Colleges and Universities Should also Evaluate their Defined Benefit Plans
The complexities of retirement plan management have been highlighted by a spate of lawsuits targeting prominent colleges and universities. Duke, Emory, Johns Hopkins, Vanderbilt, NYU, Yale, Columbia, MIT, and Washington University have all been sued because of their workplace retirement plans.
The litigation has higher education plan sponsors re-evaluating plan risks and taking steps to minimize vulnerabilities. Many institutions are reviewing their defined contribution plans – specifically the plans’ investment choices, fees, recordkeeping structures, contract options, and oversight processes – with fresh eyes.
While they’re at it, colleges and universities also should evaluate the risks associated with their defined benefit plans, which are likely to become more costly when the Internal Revenue Service updates mortality tables in 2018. A brief from Willis Towers Watson explained the potential changes,
“The effects of the proposed change in mortality tables will vary greatly depending on the demographics of the pension plan. In general, the change is likely to increase (traditional or annuity-formula based) plan liabilities for funding requirements and Pension Benefit Guaranty Corporation (PBGC) premium calculations by 2% to 5%. The proposed change would also increase most minimum (annuity-formula based) lump sum values 2% to 5% at current interest rates.”
One way for defined benefit plan sponsors to reduce the impact of IRS changes is by more effectively managing small accounts left behind by former employees. The Department of Labor’s (DOL’s) preferred solution for accounts belonging to missing and non-responsive participants is the automatic rollover, which was established under EGTRRA.
By adding automatic rollover provisions, plan sponsors can move accounts with balances of $5,000 or less into rollover IRAs each year. Once the IRA rollover is complete, the former employee is no longer considered a participant in the plan, and the company is considered to have satisfied its fiduciary duties, as long as the DOL’s Safe Harbor Regulations have been met.
Millennium Trust recently worked with a leading private research university that wanted to add an automatic rollover solution to its defined benefit plan. Within two years of implementation, the solution had simplified plan management, lowered plan costs, limited fiduciary liability, and promoted positive perceptions by:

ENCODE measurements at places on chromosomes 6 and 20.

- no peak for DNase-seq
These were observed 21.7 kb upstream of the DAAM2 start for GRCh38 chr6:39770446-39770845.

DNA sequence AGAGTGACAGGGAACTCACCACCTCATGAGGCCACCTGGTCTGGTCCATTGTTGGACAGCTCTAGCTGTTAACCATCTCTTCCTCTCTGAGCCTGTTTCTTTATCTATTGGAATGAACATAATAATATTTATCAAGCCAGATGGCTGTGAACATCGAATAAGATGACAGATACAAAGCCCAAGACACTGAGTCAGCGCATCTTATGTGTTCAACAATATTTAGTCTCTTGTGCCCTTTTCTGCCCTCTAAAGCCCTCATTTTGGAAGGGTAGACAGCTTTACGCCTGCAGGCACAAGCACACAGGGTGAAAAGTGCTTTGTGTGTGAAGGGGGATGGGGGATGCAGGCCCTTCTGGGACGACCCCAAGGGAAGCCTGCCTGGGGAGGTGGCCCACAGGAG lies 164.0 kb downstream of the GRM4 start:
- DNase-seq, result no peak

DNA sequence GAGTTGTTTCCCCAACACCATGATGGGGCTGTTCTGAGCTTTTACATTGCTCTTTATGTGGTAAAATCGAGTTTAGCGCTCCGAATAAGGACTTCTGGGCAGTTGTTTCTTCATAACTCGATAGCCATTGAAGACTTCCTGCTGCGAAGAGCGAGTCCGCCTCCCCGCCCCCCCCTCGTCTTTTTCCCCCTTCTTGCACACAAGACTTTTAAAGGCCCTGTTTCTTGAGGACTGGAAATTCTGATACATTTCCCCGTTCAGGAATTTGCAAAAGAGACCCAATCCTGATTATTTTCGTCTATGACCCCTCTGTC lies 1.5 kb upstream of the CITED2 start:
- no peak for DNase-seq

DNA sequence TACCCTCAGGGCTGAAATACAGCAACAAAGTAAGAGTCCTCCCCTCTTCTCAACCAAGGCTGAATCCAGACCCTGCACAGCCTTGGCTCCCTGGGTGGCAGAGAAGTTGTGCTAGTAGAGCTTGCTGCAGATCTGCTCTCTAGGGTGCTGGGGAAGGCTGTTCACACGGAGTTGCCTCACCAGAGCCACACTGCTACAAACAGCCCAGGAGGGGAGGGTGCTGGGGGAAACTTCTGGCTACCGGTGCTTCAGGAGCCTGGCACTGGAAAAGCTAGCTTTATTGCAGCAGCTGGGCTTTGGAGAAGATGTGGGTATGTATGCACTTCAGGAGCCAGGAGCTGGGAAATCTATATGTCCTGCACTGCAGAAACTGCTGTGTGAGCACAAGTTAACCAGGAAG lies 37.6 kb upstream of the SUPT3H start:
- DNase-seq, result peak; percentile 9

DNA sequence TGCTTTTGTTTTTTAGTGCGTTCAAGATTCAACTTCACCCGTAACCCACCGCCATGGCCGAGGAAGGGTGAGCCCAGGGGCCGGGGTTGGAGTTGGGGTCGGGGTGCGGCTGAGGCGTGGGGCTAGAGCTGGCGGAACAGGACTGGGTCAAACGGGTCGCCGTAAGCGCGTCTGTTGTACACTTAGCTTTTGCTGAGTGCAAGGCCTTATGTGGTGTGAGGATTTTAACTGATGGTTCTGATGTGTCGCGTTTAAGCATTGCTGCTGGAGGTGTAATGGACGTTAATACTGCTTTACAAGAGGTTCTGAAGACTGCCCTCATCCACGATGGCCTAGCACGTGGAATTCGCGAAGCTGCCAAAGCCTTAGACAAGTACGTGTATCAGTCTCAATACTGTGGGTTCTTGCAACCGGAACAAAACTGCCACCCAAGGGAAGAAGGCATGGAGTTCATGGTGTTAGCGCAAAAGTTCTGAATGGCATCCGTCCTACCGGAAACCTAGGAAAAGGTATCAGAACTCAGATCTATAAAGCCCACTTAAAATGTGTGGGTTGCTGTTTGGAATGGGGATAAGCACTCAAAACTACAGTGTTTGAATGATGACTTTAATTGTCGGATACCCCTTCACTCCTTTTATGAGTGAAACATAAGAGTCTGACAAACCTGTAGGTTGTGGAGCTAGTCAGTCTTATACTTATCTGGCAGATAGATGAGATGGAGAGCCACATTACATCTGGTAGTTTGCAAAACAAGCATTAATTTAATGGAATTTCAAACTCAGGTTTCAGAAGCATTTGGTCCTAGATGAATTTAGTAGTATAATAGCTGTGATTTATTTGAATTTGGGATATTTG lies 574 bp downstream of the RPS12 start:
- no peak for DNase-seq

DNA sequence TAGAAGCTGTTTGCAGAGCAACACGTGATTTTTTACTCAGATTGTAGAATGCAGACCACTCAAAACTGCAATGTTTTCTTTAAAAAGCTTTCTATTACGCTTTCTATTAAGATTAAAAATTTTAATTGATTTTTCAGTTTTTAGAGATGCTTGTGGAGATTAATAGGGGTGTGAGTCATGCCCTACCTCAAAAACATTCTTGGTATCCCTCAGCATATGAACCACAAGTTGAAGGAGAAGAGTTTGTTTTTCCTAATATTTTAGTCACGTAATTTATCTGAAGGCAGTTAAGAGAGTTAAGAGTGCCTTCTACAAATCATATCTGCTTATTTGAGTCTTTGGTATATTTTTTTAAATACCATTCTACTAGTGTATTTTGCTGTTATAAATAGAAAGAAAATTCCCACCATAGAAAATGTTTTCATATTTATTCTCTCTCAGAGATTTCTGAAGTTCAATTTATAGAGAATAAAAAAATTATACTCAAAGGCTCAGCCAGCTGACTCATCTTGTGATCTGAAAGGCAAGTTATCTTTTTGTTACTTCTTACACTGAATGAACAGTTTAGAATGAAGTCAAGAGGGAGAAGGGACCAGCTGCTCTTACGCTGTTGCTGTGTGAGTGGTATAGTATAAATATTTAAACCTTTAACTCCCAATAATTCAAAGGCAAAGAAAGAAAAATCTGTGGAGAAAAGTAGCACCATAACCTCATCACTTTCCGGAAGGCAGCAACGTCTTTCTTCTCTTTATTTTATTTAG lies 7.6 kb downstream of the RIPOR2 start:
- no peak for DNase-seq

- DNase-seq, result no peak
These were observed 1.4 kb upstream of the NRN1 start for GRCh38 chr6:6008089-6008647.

Removing more than 450 participants from the plan
Reducing PBGC premiums by approximately $30,000 per year
Lowering plan administrative costs significantly
Reconnecting former employees with their retirement savings
Automatic rollovers also can help clean up plan data by removing missing and unresponsive participants from defined benefit plans. Maintaining high quality plan data has always been a challenge for plan fiduciaries. Current and past employees often forget to keep plan sponsors apprised of address and beneficiary changes. In some cases, plans lose touch with former employees and that makes any fiduciary task requiring communication with all plan participants more complicated.
The process for adding automatic rollovers to a defined contribution or defined benefit plan is relatively straightforward. Plan sponsors:
Select and enter an agreement with an IRA provider
Communicate the change to all plan participants
Send a letter to terminated employees explaining the change
Transmit all former participants’ data to IRA provider
Send former participants’ balances to individual accounts at the IRA provider
Repeat the process as often as required by plan provisions
While plan fiduciaries have a responsibility to choose the right IRA provider, once a provider has been chosen, fiduciaries are not required to monitor the provider or ensure its compliance with IRA agreements. After a participant’s funds have been transferred into a rollover IRA, the terms of the agreement are enforceable by the participant.
Colleges and universities that are concerned their plans may become litigation targets should complete informal plan audits, establish best practices, and automate processes so their plans run smoothly and remain in compliance over time. Reducing plan expenses, and limiting exposure to fiduciary and financial risk, should be among the goals of the audit – and automatic rollovers should be on the short list of possible de-risking strategies.
The material in this blog is presented for informational purposes only. Millennium Trust Company performs the duties of a directed custodian, and as such does not sell investments or provide investment, legal or tax advice.